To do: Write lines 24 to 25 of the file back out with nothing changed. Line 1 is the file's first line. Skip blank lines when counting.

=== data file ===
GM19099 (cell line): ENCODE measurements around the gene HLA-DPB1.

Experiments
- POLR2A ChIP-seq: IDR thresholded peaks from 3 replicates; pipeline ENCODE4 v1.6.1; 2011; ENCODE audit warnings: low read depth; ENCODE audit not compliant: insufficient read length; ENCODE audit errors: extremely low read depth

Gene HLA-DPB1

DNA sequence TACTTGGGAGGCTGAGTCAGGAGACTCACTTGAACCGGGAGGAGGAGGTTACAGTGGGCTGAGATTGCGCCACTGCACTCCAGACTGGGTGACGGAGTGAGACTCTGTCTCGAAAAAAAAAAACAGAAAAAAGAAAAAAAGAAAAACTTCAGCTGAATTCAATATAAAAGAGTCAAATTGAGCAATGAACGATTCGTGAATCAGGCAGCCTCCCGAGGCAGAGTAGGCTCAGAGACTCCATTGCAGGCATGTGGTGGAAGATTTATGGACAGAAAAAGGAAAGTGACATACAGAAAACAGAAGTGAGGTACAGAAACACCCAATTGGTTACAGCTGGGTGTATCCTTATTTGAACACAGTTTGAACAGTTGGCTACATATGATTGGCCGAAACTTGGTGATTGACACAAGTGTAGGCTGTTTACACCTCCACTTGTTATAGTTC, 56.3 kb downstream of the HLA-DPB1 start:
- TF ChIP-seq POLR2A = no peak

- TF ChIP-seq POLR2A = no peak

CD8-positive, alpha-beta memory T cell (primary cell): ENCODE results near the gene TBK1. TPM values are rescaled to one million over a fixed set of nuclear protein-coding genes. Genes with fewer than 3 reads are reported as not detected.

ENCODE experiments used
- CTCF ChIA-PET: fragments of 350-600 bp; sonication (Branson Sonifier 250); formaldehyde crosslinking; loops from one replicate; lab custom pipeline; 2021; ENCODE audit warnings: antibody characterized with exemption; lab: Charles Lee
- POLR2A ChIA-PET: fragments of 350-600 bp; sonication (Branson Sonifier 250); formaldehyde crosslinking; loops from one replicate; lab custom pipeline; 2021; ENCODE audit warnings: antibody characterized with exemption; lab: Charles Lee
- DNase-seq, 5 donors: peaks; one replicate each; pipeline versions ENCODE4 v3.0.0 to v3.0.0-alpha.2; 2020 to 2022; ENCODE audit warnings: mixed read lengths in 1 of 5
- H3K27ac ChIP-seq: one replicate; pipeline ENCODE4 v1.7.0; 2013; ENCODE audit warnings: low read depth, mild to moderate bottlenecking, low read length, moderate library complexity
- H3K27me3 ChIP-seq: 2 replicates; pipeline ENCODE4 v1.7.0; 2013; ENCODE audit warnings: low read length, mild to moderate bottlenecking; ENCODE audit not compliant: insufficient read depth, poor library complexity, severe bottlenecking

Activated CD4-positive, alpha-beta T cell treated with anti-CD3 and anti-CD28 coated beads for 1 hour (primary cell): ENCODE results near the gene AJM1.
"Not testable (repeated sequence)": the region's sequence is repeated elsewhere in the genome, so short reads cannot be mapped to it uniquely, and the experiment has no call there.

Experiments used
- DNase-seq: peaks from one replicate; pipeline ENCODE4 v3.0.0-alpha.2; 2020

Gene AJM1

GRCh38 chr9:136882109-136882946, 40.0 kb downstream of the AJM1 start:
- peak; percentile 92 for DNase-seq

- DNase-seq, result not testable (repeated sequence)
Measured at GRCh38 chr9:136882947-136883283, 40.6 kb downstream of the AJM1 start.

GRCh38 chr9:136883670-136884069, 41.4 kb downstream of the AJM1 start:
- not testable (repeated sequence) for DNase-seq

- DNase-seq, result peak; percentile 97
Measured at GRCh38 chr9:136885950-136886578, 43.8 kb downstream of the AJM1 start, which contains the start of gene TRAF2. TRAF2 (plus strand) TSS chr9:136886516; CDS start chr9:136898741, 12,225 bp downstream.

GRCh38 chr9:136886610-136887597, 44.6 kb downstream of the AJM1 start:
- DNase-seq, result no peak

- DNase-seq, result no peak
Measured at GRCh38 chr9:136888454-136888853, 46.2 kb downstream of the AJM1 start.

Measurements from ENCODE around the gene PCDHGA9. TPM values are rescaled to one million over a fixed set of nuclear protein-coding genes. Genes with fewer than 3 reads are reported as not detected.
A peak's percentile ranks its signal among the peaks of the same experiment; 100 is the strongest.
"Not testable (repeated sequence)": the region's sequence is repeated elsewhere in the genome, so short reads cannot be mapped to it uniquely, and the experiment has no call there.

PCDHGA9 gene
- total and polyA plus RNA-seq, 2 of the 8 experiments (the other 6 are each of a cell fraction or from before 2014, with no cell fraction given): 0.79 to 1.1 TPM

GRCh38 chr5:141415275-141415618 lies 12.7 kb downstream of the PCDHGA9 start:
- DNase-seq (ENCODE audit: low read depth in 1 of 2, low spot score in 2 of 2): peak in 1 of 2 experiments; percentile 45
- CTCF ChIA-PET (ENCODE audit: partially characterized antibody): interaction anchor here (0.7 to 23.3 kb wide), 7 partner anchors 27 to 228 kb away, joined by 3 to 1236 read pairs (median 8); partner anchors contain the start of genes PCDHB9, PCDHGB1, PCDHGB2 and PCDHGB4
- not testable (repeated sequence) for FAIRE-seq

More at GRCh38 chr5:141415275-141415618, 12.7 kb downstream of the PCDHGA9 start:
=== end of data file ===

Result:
GRCh38 chr9:136883670-136884069, 41.4 kb downstream of the AJM1 start:
- not testable (repeated sequence) for DNase-seq